Wednesday, 21 October 2009

Labour can unify liberty and security


This is a guest post by former Labour Home Secretary Charles Clark MP

As we get closer to a general election, Labour needs seriously to assess what we have done since 1997 and then to put forward recommendations about what needs to be done now.

In the areas of security and liberty many would argue (and I agree) that there has been too much legislation. Despite that, our political opponents intend to campaign on a raft of radical measures, such as the creation of a new bill of rights and elected police commissioners. These measures will certainly consume a good deal of time and energy, probably unconstructively.

Implementing proposals



Labour's proposals for a fourth term must evolve from our ambitions in 1997. These were enormous and they were quickly implemented and legislated – many in the first four years of Labour's rule.

Levels of crime and antisocial behaviour have decreased significantly, as we strengthened the ability of the police to fight crime. We established crime-fighting partnerships between the police and other agencies, increased police numbers and created police community support officers within a neighbourhood policing strategy. We funded better technology, including CCTV and a DNA database. We established new penalties, such as on-the-spot fines and asbos, and formed the Independent Police Complaints Commission.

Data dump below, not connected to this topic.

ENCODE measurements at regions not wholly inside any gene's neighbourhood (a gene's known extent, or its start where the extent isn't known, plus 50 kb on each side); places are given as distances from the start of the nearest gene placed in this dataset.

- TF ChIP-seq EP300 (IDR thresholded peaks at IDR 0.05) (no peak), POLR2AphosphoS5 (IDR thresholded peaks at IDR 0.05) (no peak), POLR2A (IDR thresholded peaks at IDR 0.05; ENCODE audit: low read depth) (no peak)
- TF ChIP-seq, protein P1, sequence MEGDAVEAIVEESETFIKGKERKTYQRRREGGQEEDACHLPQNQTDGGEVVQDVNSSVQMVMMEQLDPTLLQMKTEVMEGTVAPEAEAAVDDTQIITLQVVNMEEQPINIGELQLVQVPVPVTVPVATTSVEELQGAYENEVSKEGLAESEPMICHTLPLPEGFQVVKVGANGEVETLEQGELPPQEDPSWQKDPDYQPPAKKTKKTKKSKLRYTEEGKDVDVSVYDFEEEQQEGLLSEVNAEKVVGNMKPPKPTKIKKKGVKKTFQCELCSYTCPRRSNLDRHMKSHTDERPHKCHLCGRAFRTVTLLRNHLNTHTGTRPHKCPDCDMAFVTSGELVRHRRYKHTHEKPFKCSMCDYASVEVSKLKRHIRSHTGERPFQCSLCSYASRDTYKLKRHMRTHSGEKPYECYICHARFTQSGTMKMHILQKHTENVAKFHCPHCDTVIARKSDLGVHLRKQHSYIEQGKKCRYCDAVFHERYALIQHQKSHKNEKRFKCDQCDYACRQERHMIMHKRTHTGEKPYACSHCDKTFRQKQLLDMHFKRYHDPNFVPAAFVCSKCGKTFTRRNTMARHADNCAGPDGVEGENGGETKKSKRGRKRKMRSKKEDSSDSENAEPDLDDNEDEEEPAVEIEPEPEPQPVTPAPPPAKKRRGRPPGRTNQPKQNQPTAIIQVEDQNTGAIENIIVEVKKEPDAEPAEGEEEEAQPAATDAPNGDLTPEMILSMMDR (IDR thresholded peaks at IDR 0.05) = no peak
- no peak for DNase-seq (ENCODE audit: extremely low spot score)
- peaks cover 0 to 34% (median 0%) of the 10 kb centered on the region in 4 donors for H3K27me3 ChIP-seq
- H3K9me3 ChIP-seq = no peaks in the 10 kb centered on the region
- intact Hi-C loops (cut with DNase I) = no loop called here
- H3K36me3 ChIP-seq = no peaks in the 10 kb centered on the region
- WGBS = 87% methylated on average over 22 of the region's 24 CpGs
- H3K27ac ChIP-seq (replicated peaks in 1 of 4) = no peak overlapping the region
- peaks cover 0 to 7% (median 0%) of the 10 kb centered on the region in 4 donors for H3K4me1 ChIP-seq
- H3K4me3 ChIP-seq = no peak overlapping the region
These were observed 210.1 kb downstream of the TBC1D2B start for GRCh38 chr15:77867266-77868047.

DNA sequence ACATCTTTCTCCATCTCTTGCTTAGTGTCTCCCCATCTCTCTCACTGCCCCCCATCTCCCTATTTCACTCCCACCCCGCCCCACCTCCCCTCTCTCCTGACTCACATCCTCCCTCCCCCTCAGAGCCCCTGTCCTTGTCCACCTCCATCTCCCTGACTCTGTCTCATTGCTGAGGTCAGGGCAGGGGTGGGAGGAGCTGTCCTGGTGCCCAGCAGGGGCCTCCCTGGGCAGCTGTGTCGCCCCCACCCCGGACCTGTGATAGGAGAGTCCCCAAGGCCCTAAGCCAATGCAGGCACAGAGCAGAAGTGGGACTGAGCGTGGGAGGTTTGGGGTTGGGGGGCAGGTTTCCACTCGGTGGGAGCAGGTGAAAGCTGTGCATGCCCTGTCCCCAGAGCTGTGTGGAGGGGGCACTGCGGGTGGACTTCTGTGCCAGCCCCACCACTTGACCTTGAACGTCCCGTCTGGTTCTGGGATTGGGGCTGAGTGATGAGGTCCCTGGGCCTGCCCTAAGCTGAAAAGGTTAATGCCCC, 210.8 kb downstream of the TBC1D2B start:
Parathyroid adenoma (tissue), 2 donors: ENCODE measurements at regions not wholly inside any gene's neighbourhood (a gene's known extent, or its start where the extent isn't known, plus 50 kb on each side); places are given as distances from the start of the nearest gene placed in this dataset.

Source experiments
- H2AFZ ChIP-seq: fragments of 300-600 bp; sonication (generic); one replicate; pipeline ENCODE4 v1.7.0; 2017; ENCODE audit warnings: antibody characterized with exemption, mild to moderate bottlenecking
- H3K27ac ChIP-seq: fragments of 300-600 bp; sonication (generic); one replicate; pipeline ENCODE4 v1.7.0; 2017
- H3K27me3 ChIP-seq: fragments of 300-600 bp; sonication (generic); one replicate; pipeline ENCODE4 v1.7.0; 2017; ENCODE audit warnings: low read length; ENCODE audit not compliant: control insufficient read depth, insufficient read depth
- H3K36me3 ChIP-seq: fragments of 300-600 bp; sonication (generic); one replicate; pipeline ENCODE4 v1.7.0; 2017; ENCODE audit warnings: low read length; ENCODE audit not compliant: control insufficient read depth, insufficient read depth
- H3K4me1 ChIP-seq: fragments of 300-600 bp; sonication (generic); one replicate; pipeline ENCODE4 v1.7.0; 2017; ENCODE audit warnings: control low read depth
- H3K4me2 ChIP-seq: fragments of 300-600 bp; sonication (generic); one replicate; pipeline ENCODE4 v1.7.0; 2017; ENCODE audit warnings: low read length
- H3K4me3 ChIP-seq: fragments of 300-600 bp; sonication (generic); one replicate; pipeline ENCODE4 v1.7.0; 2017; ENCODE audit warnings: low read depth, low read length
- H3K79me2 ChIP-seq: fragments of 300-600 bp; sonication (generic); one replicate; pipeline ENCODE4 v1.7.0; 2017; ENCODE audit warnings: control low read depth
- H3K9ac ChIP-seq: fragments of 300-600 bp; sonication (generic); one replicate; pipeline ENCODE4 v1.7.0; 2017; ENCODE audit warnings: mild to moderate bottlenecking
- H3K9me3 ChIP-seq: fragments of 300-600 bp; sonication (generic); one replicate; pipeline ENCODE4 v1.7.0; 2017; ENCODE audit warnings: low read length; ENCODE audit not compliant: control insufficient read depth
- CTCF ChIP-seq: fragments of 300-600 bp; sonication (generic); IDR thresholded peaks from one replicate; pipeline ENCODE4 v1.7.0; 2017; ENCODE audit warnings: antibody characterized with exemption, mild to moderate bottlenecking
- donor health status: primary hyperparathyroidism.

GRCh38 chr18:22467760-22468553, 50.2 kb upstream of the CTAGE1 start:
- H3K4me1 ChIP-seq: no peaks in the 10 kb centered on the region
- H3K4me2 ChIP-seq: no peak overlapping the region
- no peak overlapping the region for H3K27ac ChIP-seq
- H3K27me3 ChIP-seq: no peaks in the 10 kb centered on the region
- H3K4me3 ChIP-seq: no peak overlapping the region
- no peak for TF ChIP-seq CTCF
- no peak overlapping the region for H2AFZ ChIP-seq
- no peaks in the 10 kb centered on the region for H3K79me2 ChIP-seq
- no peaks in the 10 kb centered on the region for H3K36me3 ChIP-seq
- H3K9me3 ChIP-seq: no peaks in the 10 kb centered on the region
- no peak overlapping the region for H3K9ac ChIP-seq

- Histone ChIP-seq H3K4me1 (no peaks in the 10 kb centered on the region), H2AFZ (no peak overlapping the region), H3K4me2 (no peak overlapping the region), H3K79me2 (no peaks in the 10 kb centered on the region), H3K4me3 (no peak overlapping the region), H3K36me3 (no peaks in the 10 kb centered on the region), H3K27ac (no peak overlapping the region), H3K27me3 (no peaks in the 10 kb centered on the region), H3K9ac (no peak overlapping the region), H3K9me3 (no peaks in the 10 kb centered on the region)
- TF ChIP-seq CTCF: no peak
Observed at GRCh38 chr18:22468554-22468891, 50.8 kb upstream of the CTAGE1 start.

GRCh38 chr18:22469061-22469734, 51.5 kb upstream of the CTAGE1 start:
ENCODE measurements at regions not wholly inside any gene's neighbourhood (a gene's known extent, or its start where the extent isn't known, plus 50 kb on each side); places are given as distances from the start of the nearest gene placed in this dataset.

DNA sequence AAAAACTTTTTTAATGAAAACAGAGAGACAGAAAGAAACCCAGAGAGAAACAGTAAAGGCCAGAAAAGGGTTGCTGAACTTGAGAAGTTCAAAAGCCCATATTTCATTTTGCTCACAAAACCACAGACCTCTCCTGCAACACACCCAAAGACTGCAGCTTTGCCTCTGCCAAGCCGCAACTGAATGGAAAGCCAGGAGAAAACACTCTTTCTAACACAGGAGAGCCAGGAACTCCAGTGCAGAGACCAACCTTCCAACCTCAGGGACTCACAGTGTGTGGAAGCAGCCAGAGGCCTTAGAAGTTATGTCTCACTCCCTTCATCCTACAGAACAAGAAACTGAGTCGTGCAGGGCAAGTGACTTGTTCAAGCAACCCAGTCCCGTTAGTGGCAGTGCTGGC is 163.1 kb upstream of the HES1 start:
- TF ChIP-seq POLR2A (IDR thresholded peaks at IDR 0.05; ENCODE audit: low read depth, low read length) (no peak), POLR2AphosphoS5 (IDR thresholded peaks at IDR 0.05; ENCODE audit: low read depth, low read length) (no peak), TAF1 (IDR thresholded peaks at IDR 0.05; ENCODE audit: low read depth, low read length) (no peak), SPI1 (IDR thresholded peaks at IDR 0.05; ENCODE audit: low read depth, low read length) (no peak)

We enacted the Human Rights Act and subsequently created a supreme court, breaking the link between the legislature and the judiciary. Consequential legislation included the Regulation of Investigatory Practices Act (Ripa), which for the first time regulated surveillance by public authorities.

We passed the Data Protection Act and the Freedom of Information (FOI) Act (now the source of so much difficulty for those, like parliament, who didn't think carefully enough about how to meet its requirements). We also brought in legislation on transparency of party political funding, which has shone a spotlight on very murky areas, at the cost of the reputation of politics.

Most of this legislation was opposed by the Conservatives and supported by the Liberal Democrats. Its overall effect has been to strengthen the judiciary at the expense of the legislature, to weaken the executive, to empower the media and to discredit the political process. Despite these unwelcome consequences, I continue to believe that the changes were right in principle and should not be reversed.